It’s difficult to imagine repeating yourself nearly 12,000 times—unless you’re Catherine Russell. Russell is the star of the smash hit off Broadway play Perfect Crime, which is now entering its 30th year. At the time of this writing, she has missed only 4 performances, earning her a spot in the Guinness Book of World Records.
Housed at the Anne L. Bernstein Center, it is the longest running play in the history of New York theater, on or off Broadway. Russell plays Margaret Thorne Brent, a Connecticut psychiatrist accused of killing her husband and she has been with the project from its’ inception. The Broadway Blog recently talked to her about this stalwart that has been thrilling audiences since 1987.
BB: What is about the show and you that endures?
CR: I’m a proponent of the off-Broadway economic model. This has a small cast and one set, so the costs are relatively low. I think people really like thrillers too. It’s a genre that people understand and the title lets people know exactly what to expect. Because crime dramas are so prevalent on TV, this is something that they recognize when they choose live entertainment. The ticket prices are less expensive and seats are much closer because of the intimate space. Our Times Square location mixed with the 30-year history is also an endorsement.
In terms of my involvement, I was in a theater company called the Actors Collective. It was at 39 Grove Street. We did a season of plays with Warren Manzi as the artistic director. Manzi told us that he had written a play that had been in his drawer for seven years. It started as a showcase that ran for 16 performances, and then it moved Off Broadway and has moved nine times. I never expected that it would run as long as it has.
BB: And you’re not only the star of the show, but you also manage the theater yourself, produce the musical The Fantasticks (housed in the same complex), and you teach college English and Theater as well. Where do you get all this energy?
CR: I really like doing the play and I like stability. In a weird way, I’ve been able to carve out that stability in an unstable business. For me, those two hours, eight times a week is wonderful. I’m doing a show that I have fun doing and I try to find something different in every performance. I try to use gravitas from my own life experience and draw on that.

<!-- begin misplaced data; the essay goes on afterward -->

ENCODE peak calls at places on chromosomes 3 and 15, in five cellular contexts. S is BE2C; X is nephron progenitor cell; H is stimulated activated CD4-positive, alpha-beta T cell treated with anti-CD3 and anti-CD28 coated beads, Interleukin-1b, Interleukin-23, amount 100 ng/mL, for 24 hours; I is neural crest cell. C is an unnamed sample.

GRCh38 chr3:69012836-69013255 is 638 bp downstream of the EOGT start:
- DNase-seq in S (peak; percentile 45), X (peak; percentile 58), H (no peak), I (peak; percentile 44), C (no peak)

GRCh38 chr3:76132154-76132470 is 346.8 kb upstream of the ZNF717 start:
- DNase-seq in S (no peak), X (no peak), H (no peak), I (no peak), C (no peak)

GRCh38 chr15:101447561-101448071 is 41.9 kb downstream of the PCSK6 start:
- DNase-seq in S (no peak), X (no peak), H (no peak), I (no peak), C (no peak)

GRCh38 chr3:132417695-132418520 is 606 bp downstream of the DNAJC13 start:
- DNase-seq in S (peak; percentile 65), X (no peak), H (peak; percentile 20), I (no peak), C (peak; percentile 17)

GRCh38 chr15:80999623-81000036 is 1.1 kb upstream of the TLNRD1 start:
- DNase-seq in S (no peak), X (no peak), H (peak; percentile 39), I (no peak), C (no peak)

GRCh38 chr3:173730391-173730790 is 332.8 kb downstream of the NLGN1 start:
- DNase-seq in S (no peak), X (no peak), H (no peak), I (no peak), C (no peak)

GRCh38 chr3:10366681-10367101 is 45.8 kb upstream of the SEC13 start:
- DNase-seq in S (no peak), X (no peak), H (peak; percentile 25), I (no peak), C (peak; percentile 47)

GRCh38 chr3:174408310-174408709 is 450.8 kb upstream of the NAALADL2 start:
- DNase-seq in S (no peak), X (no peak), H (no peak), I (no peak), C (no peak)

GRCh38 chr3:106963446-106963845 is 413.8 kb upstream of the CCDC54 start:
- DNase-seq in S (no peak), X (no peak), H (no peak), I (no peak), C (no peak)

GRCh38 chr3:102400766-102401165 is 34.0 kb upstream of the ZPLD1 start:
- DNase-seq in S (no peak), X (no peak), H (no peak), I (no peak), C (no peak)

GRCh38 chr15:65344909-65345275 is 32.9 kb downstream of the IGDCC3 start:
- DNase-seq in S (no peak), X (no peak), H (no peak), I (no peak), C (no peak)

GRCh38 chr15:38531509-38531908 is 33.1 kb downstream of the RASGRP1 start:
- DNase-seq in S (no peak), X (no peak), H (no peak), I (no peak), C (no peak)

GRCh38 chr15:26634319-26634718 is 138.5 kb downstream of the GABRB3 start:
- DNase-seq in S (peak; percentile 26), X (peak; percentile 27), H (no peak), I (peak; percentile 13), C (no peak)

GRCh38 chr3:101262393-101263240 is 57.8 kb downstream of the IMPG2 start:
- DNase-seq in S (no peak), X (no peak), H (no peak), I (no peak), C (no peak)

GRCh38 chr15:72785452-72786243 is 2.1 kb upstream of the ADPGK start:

BB: Well, your pep definitely comes across in the performance. Do you exercise or is this show your workout?
CR: (laughs) I can do a lot of pushups, I’ll say that. I can do about 180-200—not bad for a 60-year-old!
BB: Wow! You’re like the younger female version of Jack Palance!
BB: Do you ever think you’d like to do other roles, or are you satisfied in this one?
CR: Fortunately, I’ve been able to work around my schedule and I’ve done some work in films and television. I tend to get offered roles similar to the character I play in Perfect Crime, which is nice, but it would be great to have an opportunity to play someone completely different.
BB: Do you foresee an end point for your involvement in the show or will you be with it for as long as it runs?
CR: Quite honestly, I’m not sure. The fact that I’m in the Guinness Book of World Records is a selling point, but I certainly don’t feel as though I’m the only one who can play the role.
BB: Has there been anything unexpected, funny and/or traumatic that has happened in the 30 years of doing the show?
CR: Everything that could possibly go wrong has gone wrong. I used to bring my dogs to the theater and one of them walked onstage during intermission and began eating the props. Things have broken; guns haven’t been placed on stage. We used to have a glass table in the first scene and the actor who gets shot accidentally shattered it. I’ve fallen down the stairs. My dress has fallen off. We once had a kid in the second row projectile vomit onto the stage. The first row leaned forward and dodged it, but we just kept going.
BB: Have you thought about putting your experience of this show into a memoir?
CR: Not really. It may be interesting only to theater people. I’m not being false modest when I say this, but my life is pretty boring.
BB: I think what puts you on the map is that you have done this production for so long and it’s a huge achievement. Your work ethic is extremely impressive.
CR: Thank you but isn’t it sad that we value people who show up to work every day. I could take a vacation if I wanted to. I mean, it’s not like this is a prison, but I just like to work a lot.
BB: Has there been talk of licensing this show to other markets?
CR: I’ve always thought it would do well in London, or as a vehicle for former television stars, but it’s on my to do list.
BB: Any pre- or post-show rituals?
CR: The guys watch Jeopardy, I run the box office and take tickets for The Fantasticks and then run upstairs to do the show. Afterwards, I take out the garbage.
BB: So you go from the not so glamorous, to the glamorous, back to the not so glamorous.
CR: Yes. It keeps thing in perspective. I don’t fantasize about driving off in a limo at night. I love being part of it all. I look out and see the lights on Broadway and I’m glad to be a tiny part of the theater world in New York. I’m really grateful for that.
Anne L. Bernstein Theater at The Theater Center
1627 Broadway, NYC
Ryan Leeds is a freelance theater journalist who lives in Manhattan. He is the Chief Theater Critic for Manhattan Digest and a frequent contributor to Dramatics Magazine. Follow him on Twitter @Ry_Runner or on Facebook.